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SABIC introduced a new family of high-performance THERMOCOMP™ AM compounds that addresses the unique requirements of large format additive manufacturing (LFAM). Print parameters and mechanical properties for the materials –developed by SABIC using test specimens printed on the company’s in-house big area additive manufacturing (BAAM®) machine – can significantly aid customers in expediting material selection and optimizing processing conditions. Reinforced with carbon or glass fibers for added strength, the new compounds can be used for applications in the tooling, aerospace, automotive and defense industries.

“Delivering leading-edge solutions for large format additive manufacturing is an important part of our overall strategy to drive this technology’s growth,” said Lori Louthan, director, Mass Transportation, SABIC. “Beyond our material development expertise, SABIC has the resources to integrate processing, design and testing capabilities at our Center of Excellence for Additive Manufacturing, allowing us to help customers accelerate their application development for large printed parts.”

SABIC’s first eight reinforced THERMOCOMP™ AM compounds for large format additive manufacturing are based on four of the company’s amorphous resins:  acrylonitrile-butadiene-styrene (ABS), polyphenylene ether (PPE), polycarbonate (PC) and polyetherimide (PEI). These resins exhibit good creep behavior versus semi-crystalline resins, and reduced deformation under constant pressure. Further, lower shrinkage during cooling means these materials demonstrate greater dimensional stability and less thermal expansion during part use.

  • ABS-based compounds provide easy processing, low warpage and good print surface quality, making them good candidate materials for a broad range of applications and tooling, including thermoforming and vacuum forming.
  • PPE-based compounds offer lower thermal expansion, outstanding hydrolytic stability, a higher strength-to-weight ratio and higher temperature performance compared to ABS.
  • PC-based compounds deliver higher stiffness, higher temperature performance and higher throughput compared to ABS and PPE, as well as excellent ductility and a smooth surface finish.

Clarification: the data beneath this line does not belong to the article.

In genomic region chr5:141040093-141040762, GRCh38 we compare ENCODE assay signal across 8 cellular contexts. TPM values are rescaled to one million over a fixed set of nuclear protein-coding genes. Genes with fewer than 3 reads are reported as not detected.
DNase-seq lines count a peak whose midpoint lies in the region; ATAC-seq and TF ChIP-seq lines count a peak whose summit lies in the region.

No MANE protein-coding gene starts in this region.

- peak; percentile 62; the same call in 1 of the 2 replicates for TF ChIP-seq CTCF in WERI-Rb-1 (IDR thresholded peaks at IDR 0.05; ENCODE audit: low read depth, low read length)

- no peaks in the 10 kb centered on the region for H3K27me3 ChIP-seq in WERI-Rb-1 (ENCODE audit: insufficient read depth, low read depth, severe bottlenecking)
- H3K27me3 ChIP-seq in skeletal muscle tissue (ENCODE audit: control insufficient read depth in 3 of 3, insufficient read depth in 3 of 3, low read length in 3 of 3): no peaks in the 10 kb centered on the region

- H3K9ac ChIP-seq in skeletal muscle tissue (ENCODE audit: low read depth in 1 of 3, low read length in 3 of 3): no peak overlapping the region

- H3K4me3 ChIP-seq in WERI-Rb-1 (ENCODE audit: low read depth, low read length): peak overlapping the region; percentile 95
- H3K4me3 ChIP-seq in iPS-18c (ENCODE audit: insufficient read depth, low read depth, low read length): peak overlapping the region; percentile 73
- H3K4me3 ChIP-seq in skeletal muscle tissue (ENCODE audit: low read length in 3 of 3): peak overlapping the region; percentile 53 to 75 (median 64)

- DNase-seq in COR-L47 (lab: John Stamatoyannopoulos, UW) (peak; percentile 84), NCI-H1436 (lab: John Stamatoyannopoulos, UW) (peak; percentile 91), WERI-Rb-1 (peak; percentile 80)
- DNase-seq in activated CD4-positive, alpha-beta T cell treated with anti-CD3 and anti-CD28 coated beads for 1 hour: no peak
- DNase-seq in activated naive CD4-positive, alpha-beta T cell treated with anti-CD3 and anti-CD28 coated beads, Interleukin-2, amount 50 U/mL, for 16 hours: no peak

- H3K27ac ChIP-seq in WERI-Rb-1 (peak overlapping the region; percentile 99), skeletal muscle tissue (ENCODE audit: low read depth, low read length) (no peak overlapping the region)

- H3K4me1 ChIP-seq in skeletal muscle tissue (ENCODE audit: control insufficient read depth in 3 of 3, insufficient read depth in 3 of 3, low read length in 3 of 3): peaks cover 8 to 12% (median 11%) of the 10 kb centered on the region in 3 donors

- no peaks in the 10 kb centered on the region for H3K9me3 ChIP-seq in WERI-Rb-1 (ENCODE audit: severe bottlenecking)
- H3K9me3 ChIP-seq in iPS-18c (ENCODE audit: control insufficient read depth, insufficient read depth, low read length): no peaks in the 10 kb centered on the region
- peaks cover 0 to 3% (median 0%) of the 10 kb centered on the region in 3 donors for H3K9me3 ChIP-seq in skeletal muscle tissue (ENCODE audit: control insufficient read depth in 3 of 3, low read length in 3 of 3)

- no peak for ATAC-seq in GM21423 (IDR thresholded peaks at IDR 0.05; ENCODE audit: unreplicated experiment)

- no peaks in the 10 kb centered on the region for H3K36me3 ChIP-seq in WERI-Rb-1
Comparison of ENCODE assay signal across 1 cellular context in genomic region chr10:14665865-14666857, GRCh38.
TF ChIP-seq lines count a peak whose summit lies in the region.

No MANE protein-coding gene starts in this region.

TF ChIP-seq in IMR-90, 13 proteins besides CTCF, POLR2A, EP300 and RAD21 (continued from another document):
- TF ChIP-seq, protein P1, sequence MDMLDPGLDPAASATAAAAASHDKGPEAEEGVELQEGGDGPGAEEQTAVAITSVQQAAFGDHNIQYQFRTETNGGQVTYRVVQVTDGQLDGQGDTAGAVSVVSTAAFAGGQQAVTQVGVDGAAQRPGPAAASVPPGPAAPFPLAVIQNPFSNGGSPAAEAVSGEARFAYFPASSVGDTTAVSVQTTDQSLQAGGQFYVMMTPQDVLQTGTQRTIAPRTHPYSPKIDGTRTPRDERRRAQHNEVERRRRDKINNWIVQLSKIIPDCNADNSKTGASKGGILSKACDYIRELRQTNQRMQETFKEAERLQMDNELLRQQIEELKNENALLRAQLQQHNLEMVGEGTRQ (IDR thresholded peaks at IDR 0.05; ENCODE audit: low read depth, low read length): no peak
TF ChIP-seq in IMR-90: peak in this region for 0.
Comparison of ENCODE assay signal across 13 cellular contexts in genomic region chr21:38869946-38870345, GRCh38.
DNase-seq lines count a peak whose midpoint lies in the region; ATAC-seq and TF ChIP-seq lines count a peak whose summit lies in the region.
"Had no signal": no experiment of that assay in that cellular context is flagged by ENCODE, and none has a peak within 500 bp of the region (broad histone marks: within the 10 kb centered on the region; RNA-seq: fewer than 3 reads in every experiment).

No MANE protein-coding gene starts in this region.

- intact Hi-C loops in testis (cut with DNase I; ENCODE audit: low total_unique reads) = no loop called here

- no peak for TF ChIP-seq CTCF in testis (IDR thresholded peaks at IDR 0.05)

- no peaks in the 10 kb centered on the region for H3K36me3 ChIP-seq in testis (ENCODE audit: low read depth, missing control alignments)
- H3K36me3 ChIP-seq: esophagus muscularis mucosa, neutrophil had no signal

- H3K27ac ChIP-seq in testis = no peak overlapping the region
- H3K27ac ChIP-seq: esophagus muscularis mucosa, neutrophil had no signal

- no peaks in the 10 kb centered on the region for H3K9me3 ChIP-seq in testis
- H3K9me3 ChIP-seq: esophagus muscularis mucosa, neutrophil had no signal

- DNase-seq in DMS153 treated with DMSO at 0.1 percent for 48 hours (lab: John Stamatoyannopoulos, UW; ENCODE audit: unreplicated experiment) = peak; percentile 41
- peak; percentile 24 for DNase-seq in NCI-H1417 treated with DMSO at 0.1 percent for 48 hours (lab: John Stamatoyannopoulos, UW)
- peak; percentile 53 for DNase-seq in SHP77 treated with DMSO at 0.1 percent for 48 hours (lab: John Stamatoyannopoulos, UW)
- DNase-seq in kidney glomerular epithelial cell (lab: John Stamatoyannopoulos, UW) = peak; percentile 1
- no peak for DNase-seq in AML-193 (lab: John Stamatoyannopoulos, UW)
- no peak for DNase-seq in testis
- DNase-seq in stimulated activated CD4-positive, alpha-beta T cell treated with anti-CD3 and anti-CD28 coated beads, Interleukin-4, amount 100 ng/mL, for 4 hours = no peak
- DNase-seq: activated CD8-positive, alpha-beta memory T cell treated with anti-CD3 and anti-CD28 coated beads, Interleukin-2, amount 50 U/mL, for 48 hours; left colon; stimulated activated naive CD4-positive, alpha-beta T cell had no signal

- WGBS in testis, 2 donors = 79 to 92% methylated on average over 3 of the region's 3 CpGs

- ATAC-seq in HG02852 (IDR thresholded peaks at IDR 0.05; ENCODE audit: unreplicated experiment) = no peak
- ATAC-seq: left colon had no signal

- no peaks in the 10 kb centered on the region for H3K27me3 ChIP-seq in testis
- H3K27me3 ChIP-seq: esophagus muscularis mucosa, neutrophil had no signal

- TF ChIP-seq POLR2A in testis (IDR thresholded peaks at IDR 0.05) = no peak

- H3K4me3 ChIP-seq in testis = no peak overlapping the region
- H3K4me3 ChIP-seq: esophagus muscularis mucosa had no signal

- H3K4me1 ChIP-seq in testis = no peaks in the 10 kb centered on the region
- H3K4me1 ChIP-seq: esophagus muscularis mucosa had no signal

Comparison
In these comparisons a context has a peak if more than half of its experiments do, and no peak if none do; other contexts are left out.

• PEI-based compounds, developed from SABIC’s inherently flame-retardant ULTEM™ resins, provide low thermal expansion, high temperature performance, an excellent strength-to-weight ratio, high modulus and low creep.

Each of the THERMOCOMP™ AM materials is reinforced with carbon or glass fiber, depending on the degree of stiffness and dimensional stability required.

“With access to more than 25 thermoplastic resins and a wide range of fillers and reinforcements, SABIC plans to expand the THERMOCOMP™ AM portfolio to address our customers’ application requirements as the adoption of this printing technology continues to grow,” noted Amanda Roble, director, Specialties Business, SABIC. “For example, we are currently developing new compounds based on semi-crystalline resins such as PBT, PA, PPS and PEEK to address the printing industry’s needs for large format materials with improved chemical resistance and stiffness.”

SABIC showcased at RAPID + TCT 2017, a section of a boat hull from Livrea Yacht that was printed on SABIC’s BAAM machine. The hull is a result of a collaborative design effort between SABIC, Livrea Yacht and 3D design and engineering software provider, Autodesk. Using Autodesk® Fusion 360® design software and SABIC’s processing expertise on the BAAM, the three companies selected two materials from the THERMOCOMP™ AM portfolio:  a carbon fiber reinforced PPE compound for the hull’s outer layer, and a carbon fiber reinforced PEI for the inner lattice support structure.

“The process of using large-format additive manufacturing enabled Livrea Yacht to eliminate the need for molds and prototyping, which can be costly and inefficient,” said Mike Geyer, director of Evangelism and Emerging Technology at Autodesk “The 3D printed hull is lighter and stronger, and can be manufactured at a fraction of the cost and in half the time, giving Livrea Yacht a competitive breakthrough that would not be possible with traditional fabrication. We are entering a very exciting time for complex, high-speed additive manufacturing.”

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